US Coin Production Nears 1B in June, 5B in First Half of 2012

by Mike Unser on July 17, 2012 · 2 comments

2012 Roosevelt Dime on Fire

The number of dimes produced in June was nearly double the amount struck in May, new U.S. Mint coin production figures show

American coin production exploded in June as the United States Mint struck almost 1 billion coins for circulation and finished the first half of the year at nearly 5 billion coins.

Significant gains were registered across pennies, nickels and dimes, but quarters were hit with an unexpected reversal.

Based on the latest coin production figures, the U.S. Mint delivered 975.59 million coins for circulation in June. The monthly level is the highest since before the Great Recession. The production pace last month was 19.0% quicker than the previous one and 8.0% faster than last year’s monthly record when the U.S. Mint delivered 903.06 million coins in June 2011.

2011-2012 June Coin Production Figures / Mintages

Month Mintages Rank
June 2012 975.59M 1
May 2012 819.86 M 5
April 2012 858.04 M 3
March 2012 781.70 M 8
February 2012 579.86 M 12
January 2012 802.50 M 7
December 2011 431.78 M 13
November 2011 715.96 M 9
October 2011 690.66 M 10
September 2011 811.42 M 6
August 2011 604.54 M 11
July 2011 821.98 M 4
June 2011 903.06 M 2

 

As for the previously mentioned bread and butter circulating coins, their monthly increases were:

  • 18.4% for Lincoln cents,
  • 17.0% for Jefferson nickels, and
  • 94.4% for Roosevelt dimes

Lincoln cents accounted for 64.7% of the U.S. Mint’s entire monthly production.

On the opposite side of the equation, not only were quarters missing in production runs for June, but their total was adjusted 5.19 million lower than the previous month. A bit more on this topic later…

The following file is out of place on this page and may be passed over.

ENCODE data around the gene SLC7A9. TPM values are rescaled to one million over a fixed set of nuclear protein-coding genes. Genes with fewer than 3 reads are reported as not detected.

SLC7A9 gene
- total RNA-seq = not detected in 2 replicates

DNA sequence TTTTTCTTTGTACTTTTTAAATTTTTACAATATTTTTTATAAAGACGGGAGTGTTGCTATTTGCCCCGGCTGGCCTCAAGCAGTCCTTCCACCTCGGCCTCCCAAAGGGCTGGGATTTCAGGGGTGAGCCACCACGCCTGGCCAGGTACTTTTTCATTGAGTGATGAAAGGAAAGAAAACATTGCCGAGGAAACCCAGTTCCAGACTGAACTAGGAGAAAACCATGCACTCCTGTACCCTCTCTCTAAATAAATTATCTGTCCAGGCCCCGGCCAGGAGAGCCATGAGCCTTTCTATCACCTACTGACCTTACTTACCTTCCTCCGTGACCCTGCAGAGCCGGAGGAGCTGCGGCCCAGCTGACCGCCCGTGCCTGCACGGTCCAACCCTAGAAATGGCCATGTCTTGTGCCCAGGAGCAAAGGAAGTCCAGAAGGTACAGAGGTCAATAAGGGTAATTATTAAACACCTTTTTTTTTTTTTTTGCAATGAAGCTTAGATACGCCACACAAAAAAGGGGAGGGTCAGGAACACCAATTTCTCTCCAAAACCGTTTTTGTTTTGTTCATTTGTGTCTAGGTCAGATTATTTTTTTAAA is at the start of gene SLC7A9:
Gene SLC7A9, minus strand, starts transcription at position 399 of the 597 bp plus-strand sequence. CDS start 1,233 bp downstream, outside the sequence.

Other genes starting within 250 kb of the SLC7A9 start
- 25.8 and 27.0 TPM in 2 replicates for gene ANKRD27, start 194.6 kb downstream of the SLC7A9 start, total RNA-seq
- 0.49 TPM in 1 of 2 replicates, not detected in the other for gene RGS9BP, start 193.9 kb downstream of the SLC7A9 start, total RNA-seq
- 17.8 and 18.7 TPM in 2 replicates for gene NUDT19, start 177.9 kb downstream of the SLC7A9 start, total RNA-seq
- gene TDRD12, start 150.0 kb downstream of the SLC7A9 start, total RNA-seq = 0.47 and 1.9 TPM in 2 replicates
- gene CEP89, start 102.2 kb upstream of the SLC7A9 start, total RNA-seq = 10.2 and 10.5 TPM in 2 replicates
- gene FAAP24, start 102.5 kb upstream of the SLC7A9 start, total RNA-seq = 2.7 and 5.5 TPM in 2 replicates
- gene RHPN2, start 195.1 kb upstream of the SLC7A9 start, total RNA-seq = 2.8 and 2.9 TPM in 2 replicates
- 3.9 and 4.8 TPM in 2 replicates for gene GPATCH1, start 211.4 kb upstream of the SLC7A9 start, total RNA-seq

U.S. Mint facilities located in Philadelphia and in Denver are responsible for striking all coins for American circulation. Denver’s mint was busier for a fourth straight month with a count of 490.65 million coins versus Philadelphia’s output of 484.94 million coins. A breakdown of the types of coins each plant produced follows.

US Mint Circulating Coin Production in June 2012

  Denver Philadelphia Total
Lincoln Cents 321,200,000 310,400,000 631,600,000
Jefferson Nickels 70,560,000 51,040,000 121,600,000
Roosevelt Dimes 101,000,000 123,500,000 224,500,000
2012 ATB Quarters -5,190,000 0 -5,190,000
Kennedy Half Dollars 0 0 0
Native American $1s 0 0 0
Presidential Dollars 3,080,000 0 3,080,000
Total 490,650,000 484,940,000 975,590,000

 

U.S. Mint presses have not seen any Kennedy halves since January or Native American dollars since February.

Through the first half of 2012, circulating coin production reached 4,817,550,000 coins. That is a 16.8% increase over the 4,124,010,000 billion minted through the first half of 2011. The current pace would place this year’s annual coin production level above 9.6 billion coins.